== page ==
No. of cells/mL
Transconjugant x104 Donor x108 Recipient x108

A) Hydroxy- and siloxy derivatives of dibenzoazepines

Dezipramine (DMI) 0.02 0.75 1.9

DMIH (partially saturated DMI) 0.04 1.3 1.6

DMIH2 (saturated DMI) 2.5 1.8 2.1

Imipramine 0.23 0.8 1.4

Imipramine (saturated) 3.0 1.7 2.3

Imipramine methylammonium iodide 0.7 1.5 2.4

2-hydroxyimipramine 0.1 1.0 1.7

3-chloro-8-hydroxyimipramine 0.05 1.05 1.5

3-chloro-8-dimethyl-tertbutyl-siloxyimipramine 0.38 1.5 2.4

B) Dibenzocycloheptane derivatives

Protriptyline 0.34 1.3 1.15

Amitriptyline 0.23 0.9 0.87

Amitriptyline methylammonium iodide 0.7 1.4 2.3

C) Anthracene derivatives

1-dimethylamino-3-(1-anthryl)-3-propanol 0.3 0.4 0.9

1-dimethylamino-3-(2-anthryl)-3-propanol 0.06 0.9 0.65

1-dimethylamino-3-(9-anthryl)-3-propanol 0.08 0.8 1.7

Maprotiline 0.16 1.5 1.9

4,4’-bis-dimethylaminodiphenylmethane 2.5 2.0 2.3

D) Thioxanthene derivatives

Chlorprothixene 0.6 1.3 1.8

Cis-clopenthixol 0.4 1.1 1.5

Trans-clopenthixol 0.1 0.9 1.5

E) Cannabis and phenanthryl derivatives

∆8-tetrahydrocannabinol 3.0 1.5 1.9

∆ -tetrahydrocannabinol
2.2 2.2 2.5

Cannabinol 1.7 1.9 2.0

Cannabidiol 1.5 1.8 1.5

Cannabidiolic acid 2.1 1.9 2.0

Morphine 3.0 1.9 1.8

1-dimethylamino-3-(9-phenanthryl)-3-propanol 1.2 2.0 1.9

F) Dyes

Ethidium bromide 0.34 1.2 1.9

Acridine orange 0.12 0.6 0.9

Control 3.1 1.9 2.1

Concentration of the compounds: 50% MIC. The samples were incubated for 120 min. at 37°C. The data are the results of two parallel experiments.
16 Current Drug Targets, 2006, Vol. 7, No. 7 Spengler et al.

were given a combination of gentamycin and promethazine the molecular level the effects of these drugs at several
for 7 days (Group l.). In the second group 11 children re- points in the course of transformation, in plasmid DNA rep-
ceived gentamycin alone and in the 3rd group 19 children lication and the topological state of plasmid DNA was ex-
were on long-term oral antibiotic prophylaxis with episodes amined (Fig. (5)).
of intensive treatment. Over a three year follow up period,
the number of pyelonephritis recurrences were significantly
lower in Group1 than in Groups 2 and 3. Plasmid elimination
was also studied by in vivo or ex vivo experiments, when the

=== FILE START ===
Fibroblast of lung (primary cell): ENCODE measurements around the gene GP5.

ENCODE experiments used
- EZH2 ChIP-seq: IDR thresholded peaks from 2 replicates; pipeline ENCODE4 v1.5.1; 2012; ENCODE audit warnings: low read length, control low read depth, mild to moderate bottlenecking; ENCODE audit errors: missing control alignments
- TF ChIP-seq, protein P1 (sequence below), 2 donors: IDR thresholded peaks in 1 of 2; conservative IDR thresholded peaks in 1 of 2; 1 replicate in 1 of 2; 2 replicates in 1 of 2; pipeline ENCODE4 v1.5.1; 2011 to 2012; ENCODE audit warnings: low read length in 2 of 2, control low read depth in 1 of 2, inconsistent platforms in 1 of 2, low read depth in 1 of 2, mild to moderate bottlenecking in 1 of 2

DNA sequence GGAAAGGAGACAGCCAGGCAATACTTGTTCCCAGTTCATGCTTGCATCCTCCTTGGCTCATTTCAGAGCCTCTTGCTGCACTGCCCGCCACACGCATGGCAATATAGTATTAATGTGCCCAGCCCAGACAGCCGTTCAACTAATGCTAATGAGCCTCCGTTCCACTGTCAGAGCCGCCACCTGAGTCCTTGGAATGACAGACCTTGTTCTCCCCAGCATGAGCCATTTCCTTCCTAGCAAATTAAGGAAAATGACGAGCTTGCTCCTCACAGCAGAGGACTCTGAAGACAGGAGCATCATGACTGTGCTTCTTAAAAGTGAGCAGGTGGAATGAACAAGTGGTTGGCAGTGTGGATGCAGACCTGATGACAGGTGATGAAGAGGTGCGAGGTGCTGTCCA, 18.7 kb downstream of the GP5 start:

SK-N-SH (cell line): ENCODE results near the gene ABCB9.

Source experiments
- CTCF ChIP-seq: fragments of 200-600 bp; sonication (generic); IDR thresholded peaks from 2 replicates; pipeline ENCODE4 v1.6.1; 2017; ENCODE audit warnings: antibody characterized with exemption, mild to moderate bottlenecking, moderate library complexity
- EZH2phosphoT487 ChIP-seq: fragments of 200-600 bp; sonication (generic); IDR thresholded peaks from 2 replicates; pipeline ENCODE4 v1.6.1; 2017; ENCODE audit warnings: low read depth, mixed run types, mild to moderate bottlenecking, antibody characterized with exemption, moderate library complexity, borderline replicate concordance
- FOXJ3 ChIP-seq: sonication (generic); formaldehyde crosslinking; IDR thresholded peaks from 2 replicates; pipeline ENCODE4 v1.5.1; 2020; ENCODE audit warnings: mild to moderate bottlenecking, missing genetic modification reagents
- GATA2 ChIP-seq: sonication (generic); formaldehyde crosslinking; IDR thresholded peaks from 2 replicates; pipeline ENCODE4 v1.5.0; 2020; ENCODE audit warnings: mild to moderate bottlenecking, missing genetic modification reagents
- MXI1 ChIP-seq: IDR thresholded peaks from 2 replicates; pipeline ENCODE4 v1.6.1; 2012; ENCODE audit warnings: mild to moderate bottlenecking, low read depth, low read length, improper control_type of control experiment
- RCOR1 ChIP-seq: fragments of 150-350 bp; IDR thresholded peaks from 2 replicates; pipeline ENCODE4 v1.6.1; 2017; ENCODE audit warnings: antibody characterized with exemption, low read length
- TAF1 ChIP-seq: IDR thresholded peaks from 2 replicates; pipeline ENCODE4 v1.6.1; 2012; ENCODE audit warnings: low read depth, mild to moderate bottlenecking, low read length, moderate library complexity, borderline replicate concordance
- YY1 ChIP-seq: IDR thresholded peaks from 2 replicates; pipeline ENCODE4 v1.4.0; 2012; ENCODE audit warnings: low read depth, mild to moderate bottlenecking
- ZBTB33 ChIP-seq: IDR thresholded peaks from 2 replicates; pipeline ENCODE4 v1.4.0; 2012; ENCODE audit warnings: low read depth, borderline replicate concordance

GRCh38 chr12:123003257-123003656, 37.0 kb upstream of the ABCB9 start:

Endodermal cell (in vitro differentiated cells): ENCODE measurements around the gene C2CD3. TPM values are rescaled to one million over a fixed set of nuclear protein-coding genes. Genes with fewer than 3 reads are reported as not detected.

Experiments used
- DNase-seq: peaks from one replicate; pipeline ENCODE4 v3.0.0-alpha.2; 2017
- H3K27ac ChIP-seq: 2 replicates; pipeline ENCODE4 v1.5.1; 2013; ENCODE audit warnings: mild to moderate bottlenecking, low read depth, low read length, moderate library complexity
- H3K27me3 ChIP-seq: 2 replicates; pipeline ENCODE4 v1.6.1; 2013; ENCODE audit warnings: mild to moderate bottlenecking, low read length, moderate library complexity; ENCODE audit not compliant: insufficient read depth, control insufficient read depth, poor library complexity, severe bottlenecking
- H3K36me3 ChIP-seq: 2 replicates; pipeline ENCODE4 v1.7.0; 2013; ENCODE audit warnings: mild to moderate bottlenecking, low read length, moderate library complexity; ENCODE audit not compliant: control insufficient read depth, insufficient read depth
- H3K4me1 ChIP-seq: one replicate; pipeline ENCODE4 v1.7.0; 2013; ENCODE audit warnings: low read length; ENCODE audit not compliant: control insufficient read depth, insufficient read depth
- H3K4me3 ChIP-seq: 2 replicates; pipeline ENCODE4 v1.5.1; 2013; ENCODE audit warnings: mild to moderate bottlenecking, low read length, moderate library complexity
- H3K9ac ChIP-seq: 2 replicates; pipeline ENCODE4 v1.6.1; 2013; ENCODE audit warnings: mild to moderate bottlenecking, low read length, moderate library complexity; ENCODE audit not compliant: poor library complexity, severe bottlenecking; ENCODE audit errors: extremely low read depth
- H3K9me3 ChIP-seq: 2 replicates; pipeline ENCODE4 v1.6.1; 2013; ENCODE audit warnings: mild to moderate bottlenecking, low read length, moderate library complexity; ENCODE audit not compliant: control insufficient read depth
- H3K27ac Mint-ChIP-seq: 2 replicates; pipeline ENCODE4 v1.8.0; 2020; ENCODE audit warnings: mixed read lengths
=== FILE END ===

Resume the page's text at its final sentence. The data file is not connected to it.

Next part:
plasmid profile of freshly isolated colonies from the urine of
promethazine and imipramine treated adult patients were
compared. A heterogenicity of antibiotic sensitivities and the
plasmid profile of bacteria isolated from promethazine or
imipramine treated patients was found after only five days
treatment with tricyclic psychopharmacons. These changes
were found in only a few percent of the E. coli colonies iso-
lated from the urine of treated patients, therefore it has to be
considered that plasmid elimination has no clinical impor-
tance on its own [43]. Among 50 treated patients, 12 had
significant bacteriuria, however 21 of the control 50 patients
also had significant bacteriuria. The resistance patterns of ten
different isolates from the urine of maprotiline treated pa-
tients changed after 5 days of treatment, when carbenicillin
and cefuroxime resistance was eliminated from three isolates
[52]. A similar in vivo curing was also found by Mehtar [55].
The in vitro effective concentrations of plasmid curing com-
pounds were found to be higher than the achievable serum
concentrations in patients, consequently the frequency of in
vivo plasmid curing was low. Synergism between antibiotics
and antiplasmid effect can be produced by complex mecha-
nisms. Fig. (5). Electrophoretic analysis of antiplasmid effects of pro-
It has been proposed that the conjugated π-electron sys-
1. E. coli HB101/pBR322 culture was treated with 250 µg/mL pro-
tem of the tricyclic skeleton has a special importance where
methazine; 2. E. coli HB101/pBR322 culture was treated with 1000
the conjugation of the π-electrons of the two aromatic rings
µg/mL promethazine; 3. E. coli HB101/pBR322 culture was treated
is symmetrical to the L-molecular region (Fig. (1)). It is rea-
with 2000 µg/mL promethazine; 4. E. coli HB101/pBR322 cells
sonable to conclude that the antibacterial and antiplasmid
were lysed with lysosyme and 250 µg/mL promethazine was added
effect noted with active phenothiazines or tricyclic non-
to the lysed cells; 5. E. coli HB101/pBR322 cells were lysed with
phenothiazines is dependent on the available π-electrons and
lysosyme and 1000 µg/mL promethazine was added to the lysed
their distribution.
cells; 6. E. coli HB101/pBR322 cells were lysed with lysosyme and
Thus knowing the mechanism of plasmid curing, an ideal 2000 µg/mL promethazine was added to the lysed cells; 7. pBR322
plasmid curing or resistance modifier compound can be pro- plasmid DNA; 8. pBR322 DNA was treated with Hind III at 37°C
posed. The correlation between antiplasmid effects and for 2 hours, which made the DNA linear; 9. pBR322 plasmid DNA.
chemical structure of the curing compounds was studied. In
a: linear; b: relaxed circular; c: covalently closed circular. (In: Mol-
quantitative structure activity relationship (QSAR) studies it